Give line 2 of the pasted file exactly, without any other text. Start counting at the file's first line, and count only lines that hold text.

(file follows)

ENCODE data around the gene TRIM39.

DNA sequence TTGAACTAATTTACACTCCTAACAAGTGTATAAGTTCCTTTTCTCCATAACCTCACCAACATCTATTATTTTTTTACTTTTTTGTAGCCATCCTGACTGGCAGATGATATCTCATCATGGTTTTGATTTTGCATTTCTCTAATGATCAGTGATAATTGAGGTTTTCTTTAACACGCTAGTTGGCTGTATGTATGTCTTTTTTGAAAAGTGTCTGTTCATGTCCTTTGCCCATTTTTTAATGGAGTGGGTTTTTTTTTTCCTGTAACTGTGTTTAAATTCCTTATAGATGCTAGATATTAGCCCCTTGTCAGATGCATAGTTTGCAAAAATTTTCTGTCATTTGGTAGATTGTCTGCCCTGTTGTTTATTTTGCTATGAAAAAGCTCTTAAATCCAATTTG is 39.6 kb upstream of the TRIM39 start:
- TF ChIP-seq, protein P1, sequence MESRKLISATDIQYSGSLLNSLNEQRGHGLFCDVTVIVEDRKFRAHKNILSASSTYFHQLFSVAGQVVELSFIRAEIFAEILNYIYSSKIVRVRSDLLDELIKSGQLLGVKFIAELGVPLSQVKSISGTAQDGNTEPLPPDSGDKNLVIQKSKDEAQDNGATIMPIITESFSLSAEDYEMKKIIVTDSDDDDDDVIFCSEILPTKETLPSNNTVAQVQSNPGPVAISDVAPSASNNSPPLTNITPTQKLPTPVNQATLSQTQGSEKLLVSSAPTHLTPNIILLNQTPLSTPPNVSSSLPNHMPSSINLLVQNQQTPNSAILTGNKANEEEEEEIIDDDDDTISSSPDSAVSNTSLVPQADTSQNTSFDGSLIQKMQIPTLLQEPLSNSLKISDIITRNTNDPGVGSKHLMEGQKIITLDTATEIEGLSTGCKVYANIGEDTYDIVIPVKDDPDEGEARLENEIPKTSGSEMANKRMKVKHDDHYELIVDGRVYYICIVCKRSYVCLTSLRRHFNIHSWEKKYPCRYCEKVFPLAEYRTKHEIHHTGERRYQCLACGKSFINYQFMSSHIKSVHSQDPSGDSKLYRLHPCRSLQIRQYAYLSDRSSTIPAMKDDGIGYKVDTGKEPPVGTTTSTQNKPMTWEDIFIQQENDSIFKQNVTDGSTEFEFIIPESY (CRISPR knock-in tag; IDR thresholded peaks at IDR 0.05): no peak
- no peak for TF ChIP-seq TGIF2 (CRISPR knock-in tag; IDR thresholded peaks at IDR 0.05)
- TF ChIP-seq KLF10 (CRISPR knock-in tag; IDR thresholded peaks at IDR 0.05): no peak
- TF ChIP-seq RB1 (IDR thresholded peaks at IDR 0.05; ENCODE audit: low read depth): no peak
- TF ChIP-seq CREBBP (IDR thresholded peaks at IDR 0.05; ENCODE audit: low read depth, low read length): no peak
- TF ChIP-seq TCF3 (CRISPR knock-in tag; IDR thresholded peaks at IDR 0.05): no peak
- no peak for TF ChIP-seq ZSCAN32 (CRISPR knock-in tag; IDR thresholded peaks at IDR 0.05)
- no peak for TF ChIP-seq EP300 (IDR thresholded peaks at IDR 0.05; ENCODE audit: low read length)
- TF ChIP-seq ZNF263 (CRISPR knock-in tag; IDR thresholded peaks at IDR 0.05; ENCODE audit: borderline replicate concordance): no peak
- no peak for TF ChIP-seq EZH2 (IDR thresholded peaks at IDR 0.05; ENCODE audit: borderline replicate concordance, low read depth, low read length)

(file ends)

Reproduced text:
DNA sequence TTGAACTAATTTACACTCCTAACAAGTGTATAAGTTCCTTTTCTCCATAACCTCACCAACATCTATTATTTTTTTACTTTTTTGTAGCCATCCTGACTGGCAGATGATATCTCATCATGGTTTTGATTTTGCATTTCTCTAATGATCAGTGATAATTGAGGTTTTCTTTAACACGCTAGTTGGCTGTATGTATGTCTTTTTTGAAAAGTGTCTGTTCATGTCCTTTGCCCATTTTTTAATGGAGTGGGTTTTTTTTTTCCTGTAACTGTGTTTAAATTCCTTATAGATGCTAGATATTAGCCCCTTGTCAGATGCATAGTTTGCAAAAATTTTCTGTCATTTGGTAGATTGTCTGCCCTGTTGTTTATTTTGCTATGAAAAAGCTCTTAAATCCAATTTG is 39.6 kb upstream of the TRIM39 start: